The Construction Contracts Act 2013 finally come into effect and applies to all relevant projects which commenced after 25 July 2016. We review amendments made to dispute resolution procedures for building projects and consider the impact these changes are likely to have.

Adjudication is now available as a means of resolving payment disputes in construction contracts. A statutory panel of adjudicators has been appointed, a code of practice has been published and new rules of court have been introduced, providing a means of enforcement of adjudication descisions.

Construction contracts with a value in excess of €10,000 must set out a regime for payment and, in the event one is not provided in the contract, the payment regime set out in the legislation will apply to the contract. It also applies where there is no written contract. The default regime in the legislation provides for the first payment 30 days after commencement of the works and every 30 days thereafter, with the final payment due 30 days after final completion. Where the contract duration is less than 45 days, the payment date will be 14 days after completion of the works.

The party carrying out the work can submit a payment claim within 5 days of the payment date setting out the amount claimed, the subject matter of the claim and the basis on which the claim has been calculated. The other party must deliver a response within 21 days, specifying the amount proposed to be paid, the reason for any difference between that and the amount claimed and the basis for calculation. If the matter is not settled by the date the payment is due, the amount specified for payment in the response must be paid. Where any amount due is not paid, the works can be suspended with no effect on the time for completion under the contract.

If a dispute arises in relation to payment, either party may refer the dispute to adjudication. The adjudication process will be completed within 28 days, unless the parties agree to an extension for a maximum of 14 days. The decision of the adjudicator will be binding even if the dispute is referred to arbitration, conciliation or the courts. This means that a party against whom an award is made will be obligated to pay the amount awarded immediately. If payment is not made, the works can be suspended without any bearing on the time for completion provided for in the contract.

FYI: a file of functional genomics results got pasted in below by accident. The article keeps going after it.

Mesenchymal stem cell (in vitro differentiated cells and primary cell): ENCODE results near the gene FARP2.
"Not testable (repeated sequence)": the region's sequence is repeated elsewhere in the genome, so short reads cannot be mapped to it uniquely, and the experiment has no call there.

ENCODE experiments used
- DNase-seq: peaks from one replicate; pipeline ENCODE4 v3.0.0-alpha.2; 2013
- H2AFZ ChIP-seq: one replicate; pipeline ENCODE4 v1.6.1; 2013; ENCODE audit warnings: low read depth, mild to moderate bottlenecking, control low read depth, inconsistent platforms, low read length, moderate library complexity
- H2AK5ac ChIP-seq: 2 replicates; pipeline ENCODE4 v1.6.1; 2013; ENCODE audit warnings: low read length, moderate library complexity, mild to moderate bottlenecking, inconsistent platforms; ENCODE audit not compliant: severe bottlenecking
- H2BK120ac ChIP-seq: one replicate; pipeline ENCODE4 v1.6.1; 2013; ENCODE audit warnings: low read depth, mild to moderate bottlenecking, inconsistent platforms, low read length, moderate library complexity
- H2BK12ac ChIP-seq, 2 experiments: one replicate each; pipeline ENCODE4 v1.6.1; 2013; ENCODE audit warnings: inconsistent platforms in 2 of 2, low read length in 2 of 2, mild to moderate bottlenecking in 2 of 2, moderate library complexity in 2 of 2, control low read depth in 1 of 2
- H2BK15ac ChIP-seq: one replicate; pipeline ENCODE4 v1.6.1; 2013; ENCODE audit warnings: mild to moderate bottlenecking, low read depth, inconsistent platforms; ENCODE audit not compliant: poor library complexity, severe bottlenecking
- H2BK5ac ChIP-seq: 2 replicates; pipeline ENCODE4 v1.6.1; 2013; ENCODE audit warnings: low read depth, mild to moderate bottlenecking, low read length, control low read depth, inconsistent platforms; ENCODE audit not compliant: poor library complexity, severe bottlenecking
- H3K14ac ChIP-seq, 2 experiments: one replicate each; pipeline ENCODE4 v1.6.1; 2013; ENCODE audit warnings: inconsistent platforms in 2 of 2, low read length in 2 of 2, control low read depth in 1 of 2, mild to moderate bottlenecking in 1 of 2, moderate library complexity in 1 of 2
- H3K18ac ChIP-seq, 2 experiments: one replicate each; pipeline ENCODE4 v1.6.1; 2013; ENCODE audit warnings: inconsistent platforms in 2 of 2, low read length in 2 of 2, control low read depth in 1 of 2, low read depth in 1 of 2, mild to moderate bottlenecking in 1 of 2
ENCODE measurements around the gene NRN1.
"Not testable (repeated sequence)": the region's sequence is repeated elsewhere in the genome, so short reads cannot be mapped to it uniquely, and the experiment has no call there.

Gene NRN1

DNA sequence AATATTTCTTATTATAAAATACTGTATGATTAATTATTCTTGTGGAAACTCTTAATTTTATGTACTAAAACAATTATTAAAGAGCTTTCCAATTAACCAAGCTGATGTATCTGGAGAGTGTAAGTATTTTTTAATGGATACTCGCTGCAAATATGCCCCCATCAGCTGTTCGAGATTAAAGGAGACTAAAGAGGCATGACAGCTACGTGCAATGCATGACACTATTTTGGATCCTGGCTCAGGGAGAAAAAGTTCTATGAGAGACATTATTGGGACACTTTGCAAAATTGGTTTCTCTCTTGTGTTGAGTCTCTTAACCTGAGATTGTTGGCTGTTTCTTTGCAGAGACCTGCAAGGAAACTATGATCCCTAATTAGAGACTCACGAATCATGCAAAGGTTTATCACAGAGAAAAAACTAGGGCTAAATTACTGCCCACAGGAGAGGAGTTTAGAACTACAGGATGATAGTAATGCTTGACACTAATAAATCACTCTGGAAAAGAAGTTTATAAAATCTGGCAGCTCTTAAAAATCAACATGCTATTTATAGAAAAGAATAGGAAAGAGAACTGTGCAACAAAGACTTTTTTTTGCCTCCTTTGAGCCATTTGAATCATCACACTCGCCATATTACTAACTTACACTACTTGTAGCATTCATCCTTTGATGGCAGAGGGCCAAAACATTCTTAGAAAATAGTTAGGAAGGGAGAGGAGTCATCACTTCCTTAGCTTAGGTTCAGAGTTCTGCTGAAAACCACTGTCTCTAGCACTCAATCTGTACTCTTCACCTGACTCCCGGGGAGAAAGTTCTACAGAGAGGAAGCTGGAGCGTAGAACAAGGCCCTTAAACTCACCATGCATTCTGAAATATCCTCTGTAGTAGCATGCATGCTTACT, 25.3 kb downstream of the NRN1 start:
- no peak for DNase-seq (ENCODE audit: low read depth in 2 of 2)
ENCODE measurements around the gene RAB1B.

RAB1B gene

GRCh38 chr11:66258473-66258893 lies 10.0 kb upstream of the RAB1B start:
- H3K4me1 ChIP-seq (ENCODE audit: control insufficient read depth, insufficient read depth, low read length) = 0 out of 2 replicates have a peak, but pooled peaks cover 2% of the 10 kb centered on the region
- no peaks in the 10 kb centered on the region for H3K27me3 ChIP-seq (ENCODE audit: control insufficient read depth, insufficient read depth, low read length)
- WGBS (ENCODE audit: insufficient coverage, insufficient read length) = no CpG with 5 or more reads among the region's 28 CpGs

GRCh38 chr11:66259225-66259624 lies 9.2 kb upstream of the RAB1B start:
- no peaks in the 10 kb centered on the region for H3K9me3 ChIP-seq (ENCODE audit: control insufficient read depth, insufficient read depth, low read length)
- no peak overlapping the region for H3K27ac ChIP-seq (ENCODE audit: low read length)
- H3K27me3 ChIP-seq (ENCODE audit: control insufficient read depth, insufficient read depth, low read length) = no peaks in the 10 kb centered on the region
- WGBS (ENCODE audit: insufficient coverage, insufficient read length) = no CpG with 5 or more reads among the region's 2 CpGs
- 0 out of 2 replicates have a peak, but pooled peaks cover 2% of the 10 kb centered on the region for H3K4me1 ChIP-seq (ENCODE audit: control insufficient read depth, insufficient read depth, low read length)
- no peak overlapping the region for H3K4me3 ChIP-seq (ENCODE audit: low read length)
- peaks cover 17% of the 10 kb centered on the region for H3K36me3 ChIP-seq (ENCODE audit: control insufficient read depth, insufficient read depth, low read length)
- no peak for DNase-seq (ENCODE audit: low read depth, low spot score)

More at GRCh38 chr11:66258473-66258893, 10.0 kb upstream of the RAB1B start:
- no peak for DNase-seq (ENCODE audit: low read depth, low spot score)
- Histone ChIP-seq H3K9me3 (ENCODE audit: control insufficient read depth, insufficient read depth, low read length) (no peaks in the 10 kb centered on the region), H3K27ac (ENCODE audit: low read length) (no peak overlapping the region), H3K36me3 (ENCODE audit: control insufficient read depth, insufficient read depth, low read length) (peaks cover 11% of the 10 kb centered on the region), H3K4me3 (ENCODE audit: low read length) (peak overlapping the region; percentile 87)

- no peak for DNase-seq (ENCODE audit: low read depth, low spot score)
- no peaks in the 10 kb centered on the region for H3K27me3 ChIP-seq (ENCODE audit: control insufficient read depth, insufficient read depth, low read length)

Comment

The new rules of court provide a process for enforcement of adjudicators' awards through the High Court. The process is similar to the current rules of court for enforcing arbitrators' decisions, which is by way of originating notice of motion and affidavit. This will be better than having to seek enforcement through the Masters Court. However, it will not offer the quick and cost effective method of enforcement which is required for adjudication to function as it is intended to, ie as a fast and cost-effective method of resolving payment disputes.

Given that the vast majority of awards will be for relatively small amounts, it will be difficult to justify the costs involved in an application for enforcement in the High Court. However, costs tend to follow the event in the High Court, so this may discourage non-payment of adjudication awards. The new court rules provide discretion to the judges to make orders expediting the process. If the judges avail of this discretion, we may get the fast and efficient process of enforcement which adjudication requires. We will have to wait and see what the approach of the judiciary will be.